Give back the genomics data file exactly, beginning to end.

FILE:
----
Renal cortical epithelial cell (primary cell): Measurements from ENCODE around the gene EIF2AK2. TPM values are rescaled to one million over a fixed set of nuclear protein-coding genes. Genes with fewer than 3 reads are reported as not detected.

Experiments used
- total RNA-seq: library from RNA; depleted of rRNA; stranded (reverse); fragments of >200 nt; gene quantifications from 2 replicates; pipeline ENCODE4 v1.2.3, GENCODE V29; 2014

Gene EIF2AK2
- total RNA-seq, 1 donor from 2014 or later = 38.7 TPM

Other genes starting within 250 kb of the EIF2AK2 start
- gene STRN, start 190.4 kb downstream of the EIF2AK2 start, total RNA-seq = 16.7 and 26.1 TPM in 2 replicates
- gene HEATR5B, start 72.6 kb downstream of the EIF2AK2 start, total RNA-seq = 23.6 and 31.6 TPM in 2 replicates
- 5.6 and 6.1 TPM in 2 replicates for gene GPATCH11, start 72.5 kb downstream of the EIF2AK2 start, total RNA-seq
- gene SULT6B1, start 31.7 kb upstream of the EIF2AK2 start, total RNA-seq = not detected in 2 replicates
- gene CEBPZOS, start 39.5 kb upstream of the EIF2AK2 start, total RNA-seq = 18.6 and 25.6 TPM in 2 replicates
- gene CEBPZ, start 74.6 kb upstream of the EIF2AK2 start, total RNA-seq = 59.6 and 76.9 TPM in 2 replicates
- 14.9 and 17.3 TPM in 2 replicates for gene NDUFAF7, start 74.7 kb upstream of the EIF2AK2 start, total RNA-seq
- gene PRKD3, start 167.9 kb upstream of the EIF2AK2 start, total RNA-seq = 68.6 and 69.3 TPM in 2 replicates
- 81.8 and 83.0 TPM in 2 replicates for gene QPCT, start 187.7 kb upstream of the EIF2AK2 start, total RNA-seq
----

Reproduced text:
Renal cortical epithelial cell (primary cell): Measurements from ENCODE around the gene EIF2AK2. TPM values are rescaled to one million over a fixed set of nuclear protein-coding genes. Genes with fewer than 3 reads are reported as not detected.

Experiments used
- total RNA-seq: library from RNA; depleted of rRNA; stranded (reverse); fragments of >200 nt; gene quantifications from 2 replicates; pipeline ENCODE4 v1.2.3, GENCODE V29; 2014

Gene EIF2AK2
- total RNA-seq, 1 donor from 2014 or later = 38.7 TPM

Other genes starting within 250 kb of the EIF2AK2 start
- gene STRN, start 190.4 kb downstream of the EIF2AK2 start, total RNA-seq = 16.7 and 26.1 TPM in 2 replicates
- gene HEATR5B, start 72.6 kb downstream of the EIF2AK2 start, total RNA-seq = 23.6 and 31.6 TPM in 2 replicates
- 5.6 and 6.1 TPM in 2 replicates for gene GPATCH11, start 72.5 kb downstream of the EIF2AK2 start, total RNA-seq
- gene SULT6B1, start 31.7 kb upstream of the EIF2AK2 start, total RNA-seq = not detected in 2 replicates
- gene CEBPZOS, start 39.5 kb upstream of the EIF2AK2 start, total RNA-seq = 18.6 and 25.6 TPM in 2 replicates
- gene CEBPZ, start 74.6 kb upstream of the EIF2AK2 start, total RNA-seq = 59.6 and 76.9 TPM in 2 replicates
- 14.9 and 17.3 TPM in 2 replicates for gene NDUFAF7, start 74.7 kb upstream of the EIF2AK2 start, total RNA-seq
- gene PRKD3, start 167.9 kb upstream of the EIF2AK2 start, total RNA-seq = 68.6 and 69.3 TPM in 2 replicates
- 81.8 and 83.0 TPM in 2 replicates for gene QPCT, start 187.7 kb upstream of the EIF2AK2 start, total RNA-seq